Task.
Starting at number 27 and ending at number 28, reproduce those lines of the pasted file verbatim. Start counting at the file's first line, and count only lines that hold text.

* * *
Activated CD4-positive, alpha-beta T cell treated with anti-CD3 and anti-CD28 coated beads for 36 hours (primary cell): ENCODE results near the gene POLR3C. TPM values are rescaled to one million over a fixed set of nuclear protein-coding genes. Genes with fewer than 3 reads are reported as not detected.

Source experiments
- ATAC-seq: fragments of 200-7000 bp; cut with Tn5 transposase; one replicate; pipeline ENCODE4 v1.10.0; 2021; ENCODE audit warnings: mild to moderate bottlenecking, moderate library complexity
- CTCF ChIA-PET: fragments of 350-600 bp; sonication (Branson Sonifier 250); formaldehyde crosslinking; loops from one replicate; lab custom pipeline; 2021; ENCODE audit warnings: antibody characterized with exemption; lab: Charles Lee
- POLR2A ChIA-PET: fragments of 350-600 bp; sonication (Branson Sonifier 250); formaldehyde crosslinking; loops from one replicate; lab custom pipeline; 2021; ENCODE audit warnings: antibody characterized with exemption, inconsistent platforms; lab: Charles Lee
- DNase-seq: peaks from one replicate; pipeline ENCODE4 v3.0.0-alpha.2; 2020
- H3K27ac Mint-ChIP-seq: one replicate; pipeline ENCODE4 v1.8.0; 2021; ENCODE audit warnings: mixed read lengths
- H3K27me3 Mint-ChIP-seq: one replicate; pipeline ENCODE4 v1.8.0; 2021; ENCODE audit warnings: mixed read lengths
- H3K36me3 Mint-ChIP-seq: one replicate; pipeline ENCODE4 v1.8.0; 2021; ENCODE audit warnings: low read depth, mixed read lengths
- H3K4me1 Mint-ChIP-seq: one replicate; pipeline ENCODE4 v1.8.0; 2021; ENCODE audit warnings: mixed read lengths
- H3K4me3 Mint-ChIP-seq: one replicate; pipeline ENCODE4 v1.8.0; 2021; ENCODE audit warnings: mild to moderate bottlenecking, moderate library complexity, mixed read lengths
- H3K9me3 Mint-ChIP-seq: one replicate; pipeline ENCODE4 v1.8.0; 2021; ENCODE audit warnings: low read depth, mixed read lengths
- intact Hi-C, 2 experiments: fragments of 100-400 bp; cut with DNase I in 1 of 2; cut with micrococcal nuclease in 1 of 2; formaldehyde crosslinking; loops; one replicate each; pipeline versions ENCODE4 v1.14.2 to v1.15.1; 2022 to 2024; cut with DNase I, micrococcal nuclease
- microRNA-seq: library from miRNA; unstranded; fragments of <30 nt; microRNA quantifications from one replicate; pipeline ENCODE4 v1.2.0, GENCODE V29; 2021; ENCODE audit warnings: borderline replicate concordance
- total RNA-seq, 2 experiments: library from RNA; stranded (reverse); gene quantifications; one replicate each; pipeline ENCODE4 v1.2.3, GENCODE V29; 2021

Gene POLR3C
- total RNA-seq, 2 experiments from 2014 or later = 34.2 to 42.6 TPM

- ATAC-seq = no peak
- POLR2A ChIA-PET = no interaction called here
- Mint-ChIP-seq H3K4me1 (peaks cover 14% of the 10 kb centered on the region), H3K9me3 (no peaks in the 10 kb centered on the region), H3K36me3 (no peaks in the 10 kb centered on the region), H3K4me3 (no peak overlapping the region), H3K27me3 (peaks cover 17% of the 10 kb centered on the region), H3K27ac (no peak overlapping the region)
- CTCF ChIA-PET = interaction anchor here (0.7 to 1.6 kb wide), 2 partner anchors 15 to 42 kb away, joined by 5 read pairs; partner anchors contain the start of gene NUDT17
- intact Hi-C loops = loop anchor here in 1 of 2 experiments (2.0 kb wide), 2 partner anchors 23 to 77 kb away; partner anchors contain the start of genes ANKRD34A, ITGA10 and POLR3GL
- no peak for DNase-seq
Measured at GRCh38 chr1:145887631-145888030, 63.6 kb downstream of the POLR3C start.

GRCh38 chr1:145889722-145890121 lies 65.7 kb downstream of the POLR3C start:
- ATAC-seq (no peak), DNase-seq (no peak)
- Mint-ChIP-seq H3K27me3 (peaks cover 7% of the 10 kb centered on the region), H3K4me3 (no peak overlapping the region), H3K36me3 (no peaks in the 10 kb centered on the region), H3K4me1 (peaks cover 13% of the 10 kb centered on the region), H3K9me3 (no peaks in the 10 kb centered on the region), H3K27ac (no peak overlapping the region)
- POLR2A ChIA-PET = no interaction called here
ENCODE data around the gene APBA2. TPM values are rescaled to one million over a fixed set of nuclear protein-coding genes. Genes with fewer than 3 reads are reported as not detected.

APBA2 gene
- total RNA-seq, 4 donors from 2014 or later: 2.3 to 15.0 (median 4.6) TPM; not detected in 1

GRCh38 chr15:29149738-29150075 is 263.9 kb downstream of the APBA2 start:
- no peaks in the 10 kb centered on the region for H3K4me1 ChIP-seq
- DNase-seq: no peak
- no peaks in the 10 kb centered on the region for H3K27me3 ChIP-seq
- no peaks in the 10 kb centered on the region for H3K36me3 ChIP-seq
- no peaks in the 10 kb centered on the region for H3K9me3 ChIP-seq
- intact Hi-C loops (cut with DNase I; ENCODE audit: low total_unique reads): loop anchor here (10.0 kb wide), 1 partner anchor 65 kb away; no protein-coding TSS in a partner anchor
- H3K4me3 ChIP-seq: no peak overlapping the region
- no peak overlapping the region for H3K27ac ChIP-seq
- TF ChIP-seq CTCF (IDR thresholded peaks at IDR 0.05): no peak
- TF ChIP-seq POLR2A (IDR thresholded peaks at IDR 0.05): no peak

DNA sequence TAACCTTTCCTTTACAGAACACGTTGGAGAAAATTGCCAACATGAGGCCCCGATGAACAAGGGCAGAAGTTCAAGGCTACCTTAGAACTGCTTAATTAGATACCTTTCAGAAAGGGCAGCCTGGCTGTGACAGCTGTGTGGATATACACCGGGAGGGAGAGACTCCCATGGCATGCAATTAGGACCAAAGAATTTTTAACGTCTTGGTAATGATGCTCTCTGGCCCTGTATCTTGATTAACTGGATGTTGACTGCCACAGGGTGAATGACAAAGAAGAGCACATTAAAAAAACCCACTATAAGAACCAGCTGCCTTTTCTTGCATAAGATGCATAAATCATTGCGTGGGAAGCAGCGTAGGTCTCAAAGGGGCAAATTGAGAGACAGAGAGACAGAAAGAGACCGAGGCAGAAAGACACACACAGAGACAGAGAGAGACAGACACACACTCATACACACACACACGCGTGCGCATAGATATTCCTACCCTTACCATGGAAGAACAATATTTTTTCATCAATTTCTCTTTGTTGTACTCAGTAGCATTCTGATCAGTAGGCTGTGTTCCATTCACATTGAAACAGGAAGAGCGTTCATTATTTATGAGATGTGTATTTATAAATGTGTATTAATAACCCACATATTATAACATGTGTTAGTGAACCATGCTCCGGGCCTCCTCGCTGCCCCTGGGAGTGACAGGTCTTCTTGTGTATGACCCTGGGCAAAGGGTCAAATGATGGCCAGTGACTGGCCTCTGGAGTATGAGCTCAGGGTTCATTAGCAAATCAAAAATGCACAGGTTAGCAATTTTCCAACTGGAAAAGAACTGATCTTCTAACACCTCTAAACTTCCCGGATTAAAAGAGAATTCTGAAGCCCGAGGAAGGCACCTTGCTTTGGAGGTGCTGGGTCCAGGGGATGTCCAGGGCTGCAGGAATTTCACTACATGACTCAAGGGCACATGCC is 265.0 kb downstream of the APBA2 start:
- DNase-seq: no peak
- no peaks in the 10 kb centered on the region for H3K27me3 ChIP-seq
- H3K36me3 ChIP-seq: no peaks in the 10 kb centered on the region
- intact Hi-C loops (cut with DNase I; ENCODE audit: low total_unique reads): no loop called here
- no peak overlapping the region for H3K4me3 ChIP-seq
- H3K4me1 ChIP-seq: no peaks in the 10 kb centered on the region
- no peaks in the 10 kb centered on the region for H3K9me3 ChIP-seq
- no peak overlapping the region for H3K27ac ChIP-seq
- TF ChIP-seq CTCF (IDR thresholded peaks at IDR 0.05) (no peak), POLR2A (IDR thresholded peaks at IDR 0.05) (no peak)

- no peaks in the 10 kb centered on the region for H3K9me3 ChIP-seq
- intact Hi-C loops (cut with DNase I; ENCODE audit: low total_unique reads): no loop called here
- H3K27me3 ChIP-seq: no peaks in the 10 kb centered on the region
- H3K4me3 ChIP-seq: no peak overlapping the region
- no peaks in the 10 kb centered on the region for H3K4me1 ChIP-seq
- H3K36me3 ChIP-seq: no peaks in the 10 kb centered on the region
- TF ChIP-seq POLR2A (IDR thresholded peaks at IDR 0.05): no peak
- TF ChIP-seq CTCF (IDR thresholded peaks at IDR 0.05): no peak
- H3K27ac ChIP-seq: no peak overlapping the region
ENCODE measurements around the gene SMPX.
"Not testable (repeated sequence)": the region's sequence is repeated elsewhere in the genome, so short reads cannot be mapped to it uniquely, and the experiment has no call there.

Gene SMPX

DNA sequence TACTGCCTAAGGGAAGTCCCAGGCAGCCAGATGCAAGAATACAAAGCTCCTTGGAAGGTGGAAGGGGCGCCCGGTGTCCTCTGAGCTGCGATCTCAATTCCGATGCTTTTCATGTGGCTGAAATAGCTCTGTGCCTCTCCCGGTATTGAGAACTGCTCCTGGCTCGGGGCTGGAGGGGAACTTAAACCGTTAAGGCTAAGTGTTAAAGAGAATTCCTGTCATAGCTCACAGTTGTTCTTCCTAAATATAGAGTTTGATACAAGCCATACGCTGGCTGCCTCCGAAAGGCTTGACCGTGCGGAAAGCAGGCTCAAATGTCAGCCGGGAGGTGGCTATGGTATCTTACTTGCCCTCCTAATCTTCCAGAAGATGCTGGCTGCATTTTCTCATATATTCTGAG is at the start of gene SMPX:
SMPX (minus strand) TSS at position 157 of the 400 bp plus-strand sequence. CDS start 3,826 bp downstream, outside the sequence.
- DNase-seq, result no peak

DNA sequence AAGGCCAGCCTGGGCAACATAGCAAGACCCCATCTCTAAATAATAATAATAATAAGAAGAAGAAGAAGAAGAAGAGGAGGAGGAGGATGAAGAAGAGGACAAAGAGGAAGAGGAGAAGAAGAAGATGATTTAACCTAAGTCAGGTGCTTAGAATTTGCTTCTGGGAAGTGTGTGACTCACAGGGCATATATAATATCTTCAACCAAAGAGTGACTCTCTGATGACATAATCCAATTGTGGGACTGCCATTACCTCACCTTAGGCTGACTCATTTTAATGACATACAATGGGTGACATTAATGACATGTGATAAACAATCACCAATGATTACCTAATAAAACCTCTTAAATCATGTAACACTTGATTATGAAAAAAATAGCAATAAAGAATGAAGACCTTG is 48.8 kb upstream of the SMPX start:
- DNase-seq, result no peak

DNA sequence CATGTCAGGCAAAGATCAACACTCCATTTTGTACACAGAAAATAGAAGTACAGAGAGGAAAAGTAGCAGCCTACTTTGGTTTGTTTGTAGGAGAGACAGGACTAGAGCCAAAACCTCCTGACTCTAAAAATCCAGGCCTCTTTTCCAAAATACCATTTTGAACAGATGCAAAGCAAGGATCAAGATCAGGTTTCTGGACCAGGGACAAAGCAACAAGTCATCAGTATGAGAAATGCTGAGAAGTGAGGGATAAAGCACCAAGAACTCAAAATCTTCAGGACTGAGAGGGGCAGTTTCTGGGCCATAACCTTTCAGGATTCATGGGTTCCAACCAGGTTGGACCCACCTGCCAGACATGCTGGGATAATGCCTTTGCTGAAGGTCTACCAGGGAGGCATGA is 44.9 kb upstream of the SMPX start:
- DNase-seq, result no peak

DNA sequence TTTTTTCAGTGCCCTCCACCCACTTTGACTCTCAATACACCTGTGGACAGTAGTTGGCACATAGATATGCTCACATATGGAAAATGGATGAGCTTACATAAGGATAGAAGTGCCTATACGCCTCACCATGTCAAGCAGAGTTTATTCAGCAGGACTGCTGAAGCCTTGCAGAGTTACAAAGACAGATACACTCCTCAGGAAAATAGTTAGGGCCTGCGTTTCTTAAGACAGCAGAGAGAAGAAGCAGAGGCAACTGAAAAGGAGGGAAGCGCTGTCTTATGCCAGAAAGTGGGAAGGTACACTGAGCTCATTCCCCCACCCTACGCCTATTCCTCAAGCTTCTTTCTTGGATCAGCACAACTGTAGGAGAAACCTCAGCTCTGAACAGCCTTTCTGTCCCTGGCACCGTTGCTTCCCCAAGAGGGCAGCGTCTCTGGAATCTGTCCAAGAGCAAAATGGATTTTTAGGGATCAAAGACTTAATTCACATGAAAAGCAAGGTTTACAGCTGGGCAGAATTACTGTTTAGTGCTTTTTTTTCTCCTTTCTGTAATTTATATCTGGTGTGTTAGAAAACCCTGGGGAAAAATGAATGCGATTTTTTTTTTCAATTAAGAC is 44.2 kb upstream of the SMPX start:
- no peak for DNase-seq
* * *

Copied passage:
- Mint-ChIP-seq H3K27me3 (peaks cover 7% of the 10 kb centered on the region), H3K4me3 (no peak overlapping the region), H3K36me3 (no peaks in the 10 kb centered on the region), H3K4me1 (peaks cover 13% of the 10 kb centered on the region), H3K9me3 (no peaks in the 10 kb centered on the region), H3K27ac (no peak overlapping the region)
- POLR2A ChIA-PET = no interaction called here